The Oklahoma Workers’ Compensation Court of Existing Claims is a special court that hears all workers' compensation claims for injuries occurring before February 1, 2014. It replaces the Workers' Compensation Court, which was dissolved by SB1062, codified in 85A O.S. Title 85A creates a new Workers' Compensation Commission, an administrative agency to hear workers' compensation claims arising on or after February 1, 2014.[11] Claims submitted to the Court of Existing Claims are heard by a single judge in either Tulsa or Oklahoma City. If a party disapproves of the judge’s ruling, they may appeal to a three judge panel called the Court En Banc. Appeals for the Court En Banc are heard by the Oklahoma Supreme Court. Four judicial positions of the Court of Existing Claims are set to expire on 7/1/2014, three positions will expire 7/1/2016, and the last four positions will expire 7/1/2020. All judicial positions of the Court of Existing Claims will permanently dissolve upon expiration.[12][13]

Court on Tax Review[edit]

The Oklahoma Court on Tax Review is a special court in the Oklahoma judiciary charged with hearing disputes involving illegal taxes levied by county and city governments. All tax review cases are sent to the Chief Justice of Oklahoma, who then sends the claim to the presiding judge of the administration district from which the claim originated. The presiding judge then appoints three judges to serve as the Court on Tax Review. Appeals from the court are heard by the Oklahoma Supreme Court.[14]

Municipal Courts[edit]

With the exception of the Municipal Court of Oklahoma City and the Municipal Court of Tulsa, the Municipal Courts are courts of no record that operate under the administration of the Supreme Court but are not part of the state court system.[2] The judges, unlike any other judge, are appointed directly by the mayors of Oklahoma's cities. The courts exist to oversee the administration of justice within cities and have jurisdiction only over the violations of city ordinances, which are criminal in nature. They have no civil jurisdiction. Appeals from Municipal Courts are heard by District Courts.

Court on the Judiciary[edit]

One of the two independent courts in the Oklahoma Judiciary, the Oklahoma Court on the Judiciary is the court responsible for removing judges from their position if they have committed illegal acts. One of three such courts in the nation (other than Texas and Alabama), the Court on the Judiciary insures that other courts best administer justice.

If any judge exercising judicial power under the Oklahoma Constitution, other than the Justices of the Oklahoma Supreme Court, are found guilty of gross neglect of duty, corruption in office, habitual drunkenness, commission while in office of any offense involving moral turpitude, gross partiality in office, oppression in office, or other grounds as specified by the legislature may be forcefully removed from office. Forced retirement may occur if the court finds the judge in question to be mentally or physically incapable to perform their job. No other penalties may be imposed by this court, however later charges may be levied by other courts.[15]

The Court on the Judiciary consists of a nine-member Trial Division and a five member Appellate Division.[16] The courts jurisdiction may be called into force by the Governor, Attorney General, Oklahoma Supreme Court, the Oklahoma Bar Association, or by the House of Representatives. Also, private citizens can file a formal complaint against a judge to be heard by the Oklahoma Council of Judicial Complaints. It the complaint is approved, the case is heard by the Trial Division of the Court.[17]

All cases brought before the Court are heard by the Trial Division. Any appeals from the Trial Division are heard by the Appellate Divisions.[18] There are no appeals from the Appellate Division’s decisions, and not even the Oklahoma Supreme Court may change its rulings.[19]

Court of Impeachment[edit]

The second independent court in the Oklahoma Judiciary is the Oklahoma Court of Impeachment, which is the Senate sitting. Impeachment charges are brought by the House of Representatives, and they are heard by the Senate, with the Chief Justice of Oklahoma presiding, unless the Chief Justice or any member of the Oklahoma Supreme Court is charged, in which case the Senate shall select one of its own members to preside.[20]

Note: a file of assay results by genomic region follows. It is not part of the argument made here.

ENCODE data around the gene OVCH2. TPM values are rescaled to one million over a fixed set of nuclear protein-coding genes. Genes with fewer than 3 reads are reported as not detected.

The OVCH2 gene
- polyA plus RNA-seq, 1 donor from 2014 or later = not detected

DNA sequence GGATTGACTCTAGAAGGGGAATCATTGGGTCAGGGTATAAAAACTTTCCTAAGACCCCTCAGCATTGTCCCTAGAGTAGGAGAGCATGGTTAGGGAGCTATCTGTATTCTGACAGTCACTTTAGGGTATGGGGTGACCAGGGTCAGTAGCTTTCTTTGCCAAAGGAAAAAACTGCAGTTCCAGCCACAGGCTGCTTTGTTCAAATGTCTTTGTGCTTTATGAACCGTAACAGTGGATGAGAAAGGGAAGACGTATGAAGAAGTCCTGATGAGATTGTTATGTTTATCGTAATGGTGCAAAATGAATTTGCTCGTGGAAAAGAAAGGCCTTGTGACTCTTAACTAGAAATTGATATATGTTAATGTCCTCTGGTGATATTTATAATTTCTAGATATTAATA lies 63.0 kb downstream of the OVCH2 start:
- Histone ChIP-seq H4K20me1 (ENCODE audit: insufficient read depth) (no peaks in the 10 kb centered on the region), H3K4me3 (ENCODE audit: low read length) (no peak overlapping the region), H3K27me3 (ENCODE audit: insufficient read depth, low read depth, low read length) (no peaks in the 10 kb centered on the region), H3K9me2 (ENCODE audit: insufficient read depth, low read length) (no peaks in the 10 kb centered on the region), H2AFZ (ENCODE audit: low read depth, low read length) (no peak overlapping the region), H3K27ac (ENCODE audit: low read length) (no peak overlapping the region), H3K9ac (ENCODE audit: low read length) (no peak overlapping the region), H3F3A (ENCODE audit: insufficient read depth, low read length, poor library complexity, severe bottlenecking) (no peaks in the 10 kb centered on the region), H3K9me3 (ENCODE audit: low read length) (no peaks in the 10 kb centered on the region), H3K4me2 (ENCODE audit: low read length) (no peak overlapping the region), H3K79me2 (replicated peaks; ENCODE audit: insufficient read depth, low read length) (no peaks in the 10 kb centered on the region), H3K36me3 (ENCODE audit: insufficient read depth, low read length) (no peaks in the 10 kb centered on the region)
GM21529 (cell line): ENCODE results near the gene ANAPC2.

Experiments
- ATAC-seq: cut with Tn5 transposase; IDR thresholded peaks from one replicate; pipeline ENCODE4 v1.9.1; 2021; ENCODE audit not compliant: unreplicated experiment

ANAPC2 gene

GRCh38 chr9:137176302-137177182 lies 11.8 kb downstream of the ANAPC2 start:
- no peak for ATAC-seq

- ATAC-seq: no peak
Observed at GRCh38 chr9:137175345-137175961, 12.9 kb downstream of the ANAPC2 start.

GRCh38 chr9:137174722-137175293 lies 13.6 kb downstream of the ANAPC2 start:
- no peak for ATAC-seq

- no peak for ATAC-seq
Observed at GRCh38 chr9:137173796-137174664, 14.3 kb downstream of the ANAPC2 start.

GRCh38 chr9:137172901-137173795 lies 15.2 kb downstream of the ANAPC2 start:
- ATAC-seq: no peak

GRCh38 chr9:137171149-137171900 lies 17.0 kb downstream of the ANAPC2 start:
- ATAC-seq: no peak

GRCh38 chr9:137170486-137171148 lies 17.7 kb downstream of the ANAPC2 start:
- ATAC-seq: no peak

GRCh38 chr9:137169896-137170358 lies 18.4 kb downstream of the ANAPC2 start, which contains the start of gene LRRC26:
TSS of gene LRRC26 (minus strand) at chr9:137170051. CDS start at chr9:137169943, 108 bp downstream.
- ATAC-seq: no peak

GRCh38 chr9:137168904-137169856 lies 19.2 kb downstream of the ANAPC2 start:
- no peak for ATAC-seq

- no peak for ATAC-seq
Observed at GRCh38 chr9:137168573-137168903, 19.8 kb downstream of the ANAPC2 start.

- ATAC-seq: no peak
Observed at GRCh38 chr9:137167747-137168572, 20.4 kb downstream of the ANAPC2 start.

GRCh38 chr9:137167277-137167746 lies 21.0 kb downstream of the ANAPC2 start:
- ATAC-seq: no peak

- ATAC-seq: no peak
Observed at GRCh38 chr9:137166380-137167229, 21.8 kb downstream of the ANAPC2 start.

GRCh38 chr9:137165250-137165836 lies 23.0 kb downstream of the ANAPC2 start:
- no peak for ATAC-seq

Impeachment charges may only be brought against the Governor and all other statewide elected state officials (including the Oklahoma Supreme Court Justices) for willful neglect of duty, corruption in office, habitual drunkenness, incompetency, or any offense involving moral turpitude committed while in office. If impeached, all officials are immediately suspended in discharging their duties. Should the impeachment fail, the officer in question returns to their duties. However, if the impeachment is successful and the defendant found guilty, the person is removed from office.[21]

Officers[edit]

Judges[edit]

All judges and justices requiring appointment are appointed by the Governor of Oklahoma. Candidates must first go through a nominating process through the Oklahoma Judicial Nominating Commission, which selects three candidates to submit to the Governor for a single selection to the office.[3]

See also[edit]

References[edit]

  1. ^ a b c Oklahoma State Court Network, "The Oklahoma Appellate Courts" (accessed April 21, 2010).
  2. ^ a b c Oklahoma Legislature Website. "Okla Const. art. VII, § 1". 
  3. ^ a b c Oklahoma State Court Network, "Justices of the Oklahoma Supreme Court" (accessed April 21, 2010).
  4. ^ a b c d e f Stephens, Jerry E., "Judiciary," Encyclopedia of Oklahoma History and Culture (accessed June 23, 2010).
  5. ^ a b Oklahoma State Court Network, The Supreme Court and the Judicial System" (accessed April 21, 2010).
  6. ^ Oklahoma Legislature Website. "Okla Const. art. VII, § 5". 
  7. ^ Oklahoma Court of Criminal Appeals, "OCCA" (accessed April 21, 2010).
  8. ^ Oklahoma Legislature Website. "Okla Const. art. VII, § 9". 
  9. ^ Oklahoma Legislature Website. "Okla Const. art. VII, § 8". 
  10. ^ Oklahoma State Court Network, "Judges of the District Court" (accessed April 21, 2010).
  11. ^ http://www.oscn.net/applications/oscn/DeliverDocument.asp?CiteID=471431
  12. ^ http://www.oscn.net/applications/oscn/DeliverDocument.asp?CiteID=471593
  13. ^ Oklahoma Workers' Compensation Court, "About the Court" (accessed April 21, 2010).
  14. ^ Oklahoma Legislature Website, Okla. Stat. tit. 68, § 3024 (accessed June 23, 2010).
  15. ^ Oklahoma Legislature Website. "Okla Const. art. VIIA, § 1". 
  16. ^ Oklahoma Legislature Website. "Okla Const. art. VIIA, § 2". 
  17. ^ Oklahoma Legislature Website. "Okla Const. art. VIIA, § 4". 
  18. ^ Oklahoma Legislature Website. "Okla Const. art. VIIA, § 5". 
  19. ^ Oklahoma Legislature Website. "Okla Const. art. VIIA, § 7". 
  20. ^ Oklahoma Legislature Website. "Okla Const. art. VIII, § 3". 
  21. ^ Oklahoma Legislature Website. "Okla Const. art. VIII, § 1".